Monday, 18 March 2013

Ensopado Irlandes com um imprevisto Portuguesa


Irish stew is a celebrated national dish, yet its composition is always a matter of dispute. Purists maintain that the only acceptable and traditional ingredients are neck mutton chops, potatoes, onions, and water. Others like myself would add such items as carrots, parsnip, celery, and sometimes pearl barley; but the purists maintain that they spoil the true flavour of the dish.On the contrary, I thing it brings an unctuous sweetness that adds to the starchy-soft quality of the potatoes and the melting richness of the bone marrow.
The trick with this classic one-pot is to use a cheaper cut of meat, which means you’ll skimp on price but not quality (like) .
whats not to like
about
Irish stew?
Widely celebrated by Irish migrants around the world, Saint Patrick´s day is one of the few saint days that is not celebrated here in Portugal.I find it surprising that, other than by its expat community, this Roman Catholic country ignores a missionary who was considered an Irish apostle and that same country´s patron saint.Well for me it was something else - a weekend of celebrating Irish food.No tinkering here  mother.I cooked two of Irelands greatest dishes in their pure form (I hope). Colcannon and Irish stew. I am sure someone reading this in County Connemara will be upset about something,maybe my embellishment of herbs,parsley thyme and the odd sprig of mint for garnish. I can lay no claim to originality here, Irish stew is Irish stew. My only break with tradition was that like its Portuguese counterpart ( Ensopado de borrego ) I served it on slices of fried bread to soak up that all important broth.
The cut of meat is crucial to the dish,mainly late season lamb or mutton, so this is the time of year to celebrate this fine dish just before the new season lamb is slaughtered.Yesterday was Saint Patrick´s day, conveniently falling on a Sunday and therefore allowing for "just what the doctor ordered". There was no doctor in the house on this occasion but this heart warming stew managed to shut out the cold, howling gale and hailstones falling in the street outside.Here is what you need to make the definitive Irish stew,(bearing in mind the bulk of the cooking is done the day before).
 Serves 4
1kg thick cut chops from the middle neck with lots of marrow bone.
1large parsnip
3 medium onions
4-5 medium potatoes
2 large sticks of celery
3 medium carrots
fresh parsley
3 bay leaves
a few sprigs of thyme
water to cover
a few sprigs of mint to garnish

Pre heat the oven to 160C/Gas mark3.
Peel and slice the onions into thick rings.Cut the celery into short pieces.Peel the parsnip and the potatoes and cut into fat chunks.Peel and cut the carrots into medium chunks.Put all the vegetables into a large deep pot or casserole then tuck in the chops, thyme and bay leaves.Season with white pepper but no salt at this stage.Cover with water and bring it slowly to the boil.Skim off the worst of the scum that will appear on the surface.Cover the top of the stew with a sheet of greaseproof paper,then cover with alid.Transfer the pot to the oven and leave it slowly cooking for two and a half to three hours.Remove the lid.The liquor will be thin,thickened only by the starch from the potatoes.Chop the parsley and mix it in carefully,so as not to smash the vegetables or damage the meat..season with salt (I used My own home made celery salt) and pepper.Leave overnight.The smells that greet  you as you lift the heavy lid of the casserole are so tempting that they will draw you in and make you want to eat it there and then,but you must resist.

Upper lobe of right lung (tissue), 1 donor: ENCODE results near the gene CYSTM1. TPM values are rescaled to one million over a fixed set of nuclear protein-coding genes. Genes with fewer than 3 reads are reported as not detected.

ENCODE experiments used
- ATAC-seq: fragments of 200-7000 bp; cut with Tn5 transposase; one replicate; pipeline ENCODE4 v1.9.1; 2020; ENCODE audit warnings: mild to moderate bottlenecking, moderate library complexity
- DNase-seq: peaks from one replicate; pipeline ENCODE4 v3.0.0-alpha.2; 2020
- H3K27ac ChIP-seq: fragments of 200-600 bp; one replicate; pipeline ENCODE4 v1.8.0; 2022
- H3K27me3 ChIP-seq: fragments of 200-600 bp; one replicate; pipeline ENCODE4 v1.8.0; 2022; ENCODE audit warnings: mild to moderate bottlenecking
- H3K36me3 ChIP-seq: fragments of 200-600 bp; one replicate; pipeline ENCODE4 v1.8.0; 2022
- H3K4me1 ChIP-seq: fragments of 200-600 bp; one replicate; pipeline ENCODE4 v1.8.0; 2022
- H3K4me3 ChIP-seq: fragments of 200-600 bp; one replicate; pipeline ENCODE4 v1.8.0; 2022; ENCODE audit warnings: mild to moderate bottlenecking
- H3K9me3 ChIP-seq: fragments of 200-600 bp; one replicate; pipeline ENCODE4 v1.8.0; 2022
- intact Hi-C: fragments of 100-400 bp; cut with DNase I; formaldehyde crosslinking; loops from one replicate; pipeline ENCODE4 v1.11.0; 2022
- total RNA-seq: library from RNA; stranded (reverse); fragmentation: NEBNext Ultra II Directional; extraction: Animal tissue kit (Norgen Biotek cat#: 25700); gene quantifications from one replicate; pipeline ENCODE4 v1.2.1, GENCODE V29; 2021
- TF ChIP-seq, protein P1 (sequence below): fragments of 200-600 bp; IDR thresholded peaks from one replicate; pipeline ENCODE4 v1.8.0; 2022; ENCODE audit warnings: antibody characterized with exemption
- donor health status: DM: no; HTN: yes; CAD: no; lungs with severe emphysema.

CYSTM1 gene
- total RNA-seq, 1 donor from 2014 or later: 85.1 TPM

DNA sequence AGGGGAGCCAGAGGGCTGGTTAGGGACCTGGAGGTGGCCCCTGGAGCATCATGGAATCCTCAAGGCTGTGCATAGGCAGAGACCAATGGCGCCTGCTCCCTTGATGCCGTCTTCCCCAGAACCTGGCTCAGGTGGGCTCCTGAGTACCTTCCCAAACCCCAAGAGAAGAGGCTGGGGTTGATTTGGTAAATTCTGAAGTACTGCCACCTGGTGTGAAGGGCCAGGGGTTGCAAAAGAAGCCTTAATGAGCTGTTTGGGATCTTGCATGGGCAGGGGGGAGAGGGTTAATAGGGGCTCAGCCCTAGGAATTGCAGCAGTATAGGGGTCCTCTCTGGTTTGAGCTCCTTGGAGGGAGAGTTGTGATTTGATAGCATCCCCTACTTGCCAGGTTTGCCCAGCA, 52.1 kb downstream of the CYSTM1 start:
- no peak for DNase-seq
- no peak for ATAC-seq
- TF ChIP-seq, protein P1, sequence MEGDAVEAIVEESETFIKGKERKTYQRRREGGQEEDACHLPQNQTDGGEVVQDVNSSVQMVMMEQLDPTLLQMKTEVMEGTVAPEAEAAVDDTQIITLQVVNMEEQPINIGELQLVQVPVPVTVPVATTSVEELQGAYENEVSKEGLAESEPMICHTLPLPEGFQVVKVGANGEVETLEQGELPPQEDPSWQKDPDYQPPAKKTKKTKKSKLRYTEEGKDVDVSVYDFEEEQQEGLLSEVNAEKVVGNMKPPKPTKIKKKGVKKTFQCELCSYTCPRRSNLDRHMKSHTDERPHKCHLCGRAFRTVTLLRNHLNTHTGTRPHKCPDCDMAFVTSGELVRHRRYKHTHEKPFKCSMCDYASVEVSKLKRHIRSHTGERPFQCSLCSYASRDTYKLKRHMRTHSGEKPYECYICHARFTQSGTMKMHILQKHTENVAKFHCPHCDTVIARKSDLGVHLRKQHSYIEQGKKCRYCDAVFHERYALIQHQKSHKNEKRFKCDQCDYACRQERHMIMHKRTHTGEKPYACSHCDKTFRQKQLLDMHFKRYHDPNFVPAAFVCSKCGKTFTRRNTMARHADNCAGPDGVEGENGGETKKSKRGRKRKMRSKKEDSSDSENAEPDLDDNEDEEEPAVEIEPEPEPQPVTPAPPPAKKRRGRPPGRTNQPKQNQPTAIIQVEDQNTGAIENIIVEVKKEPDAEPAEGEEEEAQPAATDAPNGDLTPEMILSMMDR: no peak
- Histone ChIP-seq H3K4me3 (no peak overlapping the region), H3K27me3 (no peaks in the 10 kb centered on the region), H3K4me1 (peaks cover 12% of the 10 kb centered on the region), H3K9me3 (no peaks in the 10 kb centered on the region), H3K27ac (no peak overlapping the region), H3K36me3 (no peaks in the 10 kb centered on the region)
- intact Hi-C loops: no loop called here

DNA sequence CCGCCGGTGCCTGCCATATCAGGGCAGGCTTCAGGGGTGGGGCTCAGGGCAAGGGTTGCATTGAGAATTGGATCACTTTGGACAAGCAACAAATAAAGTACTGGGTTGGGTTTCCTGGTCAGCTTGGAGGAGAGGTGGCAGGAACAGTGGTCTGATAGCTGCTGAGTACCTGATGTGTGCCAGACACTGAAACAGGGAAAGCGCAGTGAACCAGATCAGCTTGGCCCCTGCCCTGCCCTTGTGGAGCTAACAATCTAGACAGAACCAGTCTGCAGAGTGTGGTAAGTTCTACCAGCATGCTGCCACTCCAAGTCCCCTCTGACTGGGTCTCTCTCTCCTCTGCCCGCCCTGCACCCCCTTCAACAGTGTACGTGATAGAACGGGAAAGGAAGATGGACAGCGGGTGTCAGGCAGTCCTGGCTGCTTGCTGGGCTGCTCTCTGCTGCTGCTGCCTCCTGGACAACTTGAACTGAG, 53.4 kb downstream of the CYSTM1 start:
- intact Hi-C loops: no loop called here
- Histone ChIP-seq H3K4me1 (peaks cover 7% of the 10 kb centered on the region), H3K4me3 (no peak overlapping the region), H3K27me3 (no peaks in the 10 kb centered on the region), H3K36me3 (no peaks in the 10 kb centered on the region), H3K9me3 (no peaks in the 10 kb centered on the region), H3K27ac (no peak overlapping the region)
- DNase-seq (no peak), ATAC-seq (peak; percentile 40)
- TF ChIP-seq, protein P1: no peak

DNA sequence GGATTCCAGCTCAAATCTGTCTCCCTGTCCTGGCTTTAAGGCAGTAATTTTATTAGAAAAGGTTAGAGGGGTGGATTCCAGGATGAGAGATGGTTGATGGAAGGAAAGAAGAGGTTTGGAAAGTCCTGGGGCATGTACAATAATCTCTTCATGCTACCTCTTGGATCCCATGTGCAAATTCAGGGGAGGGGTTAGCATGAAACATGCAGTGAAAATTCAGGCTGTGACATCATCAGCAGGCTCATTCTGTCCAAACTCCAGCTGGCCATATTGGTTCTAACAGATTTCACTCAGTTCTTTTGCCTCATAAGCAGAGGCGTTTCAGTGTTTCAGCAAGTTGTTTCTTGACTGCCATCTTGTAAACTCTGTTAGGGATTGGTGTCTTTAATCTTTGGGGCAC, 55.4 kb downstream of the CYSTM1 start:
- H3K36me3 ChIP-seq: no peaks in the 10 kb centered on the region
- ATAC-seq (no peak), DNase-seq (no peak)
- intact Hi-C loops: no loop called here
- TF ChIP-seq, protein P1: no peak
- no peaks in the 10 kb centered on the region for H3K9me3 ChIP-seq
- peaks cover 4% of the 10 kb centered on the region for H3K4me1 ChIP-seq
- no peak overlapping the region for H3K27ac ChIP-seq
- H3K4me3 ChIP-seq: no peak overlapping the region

The next day, skim the fat from the surface,then re-heat very slowly on a low flame until the meat is thoroughly hot and and the broth is bubbling Check the seasoning-be generous and serve immediately in bowls with a piece of fried bread on the bottom of each.
Colcannon
Colcannon, or Irish bubble 'n' squeak, is traditionally served unfried, with kale or cabbage  leeks potatoes and milk as the main ingredients. Often eaten with boiled ham, it can be a sound use for leftover ham, too – tear it up and mix it in with the mashed potato.
 Cook 500g of large floury potatoes, peeled, cut into large chunks, in deep boiling water until tender. Slice and fry 250g of shredded leeks.Boil a couple of handfuls of kale or cabbage or amixture of both and drain. When the potatoes are soft enough to mash, drain and beat them to a light fluff with a potato masher. Pour in about 150ml of hot milk and add a thick slice of butter. Tear up about 250g of cooked thick-cut ham. Chop the kale or cabbage and ham and fold it in together with the cooked leeks. Season with salt and black pepper and serve. Serves 3-4.
There are no clever twists here so any changes to the above and you will not be making
Colcannon, and if you fry it it will be bubble and squeak or migas.

2 comments:

  1. I think your gale turned up in London this afternoon and I wish I had a bowl of your stew to go with my leftover champ from yesterday!

    Purists saying that you shouldn't add herbs or vegetables I think is a load of tosh! Any self-respecting Irish peasant housewife would have probably had a pot of herbs by the kitchen door and would have thrown in a handful (parsley is good for you, full of vitamins) and I am sure any spare veg would have made an appearance too . . . but hey, that's just me!

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    1. Bless you.I am sure that is absolutely right,knowing the Irish!!!

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